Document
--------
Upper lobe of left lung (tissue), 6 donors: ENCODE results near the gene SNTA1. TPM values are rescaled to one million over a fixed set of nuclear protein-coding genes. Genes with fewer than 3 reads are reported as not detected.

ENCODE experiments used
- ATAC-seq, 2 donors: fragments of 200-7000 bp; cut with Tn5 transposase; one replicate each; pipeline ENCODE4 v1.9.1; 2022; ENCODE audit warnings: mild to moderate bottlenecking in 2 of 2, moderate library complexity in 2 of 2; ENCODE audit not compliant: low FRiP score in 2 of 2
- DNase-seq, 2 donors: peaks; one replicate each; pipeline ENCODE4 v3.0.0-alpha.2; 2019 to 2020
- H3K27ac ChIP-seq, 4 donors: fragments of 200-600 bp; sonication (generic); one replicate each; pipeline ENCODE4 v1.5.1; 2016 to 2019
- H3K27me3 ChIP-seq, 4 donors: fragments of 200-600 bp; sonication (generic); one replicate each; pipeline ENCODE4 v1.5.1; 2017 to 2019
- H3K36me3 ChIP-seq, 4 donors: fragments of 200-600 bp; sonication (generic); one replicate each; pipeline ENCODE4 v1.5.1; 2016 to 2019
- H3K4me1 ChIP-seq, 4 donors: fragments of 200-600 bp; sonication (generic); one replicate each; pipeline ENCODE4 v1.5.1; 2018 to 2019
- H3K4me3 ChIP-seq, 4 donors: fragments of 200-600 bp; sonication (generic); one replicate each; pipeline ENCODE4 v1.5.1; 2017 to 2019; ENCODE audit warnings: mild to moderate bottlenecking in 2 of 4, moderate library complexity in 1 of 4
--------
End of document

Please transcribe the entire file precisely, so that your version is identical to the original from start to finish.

Upper lobe of left lung (tissue), 6 donors: ENCODE results near the gene SNTA1. TPM values are rescaled to one million over a fixed set of nuclear protein-coding genes. Genes with fewer than 3 reads are reported as not detected.

ENCODE experiments used
- ATAC-seq, 2 donors: fragments of 200-7000 bp; cut with Tn5 transposase; one replicate each; pipeline ENCODE4 v1.9.1; 2022; ENCODE audit warnings: mild to moderate bottlenecking in 2 of 2, moderate library complexity in 2 of 2; ENCODE audit not compliant: low FRiP score in 2 of 2
- DNase-seq, 2 donors: peaks; one replicate each; pipeline ENCODE4 v3.0.0-alpha.2; 2019 to 2020
- H3K27ac ChIP-seq, 4 donors: fragments of 200-600 bp; sonication (generic); one replicate each; pipeline ENCODE4 v1.5.1; 2016 to 2019
- H3K27me3 ChIP-seq, 4 donors: fragments of 200-600 bp; sonication (generic); one replicate each; pipeline ENCODE4 v1.5.1; 2017 to 2019
- H3K36me3 ChIP-seq, 4 donors: fragments of 200-600 bp; sonication (generic); one replicate each; pipeline ENCODE4 v1.5.1; 2016 to 2019
- H3K4me1 ChIP-seq, 4 donors: fragments of 200-600 bp; sonication (generic); one replicate each; pipeline ENCODE4 v1.5.1; 2018 to 2019
- H3K4me3 ChIP-seq, 4 donors: fragments of 200-600 bp; sonication (generic); one replicate each; pipeline ENCODE4 v1.5.1; 2017 to 2019; ENCODE audit warnings: mild to moderate bottlenecking in 2 of 4, moderate library complexity in 1 of 4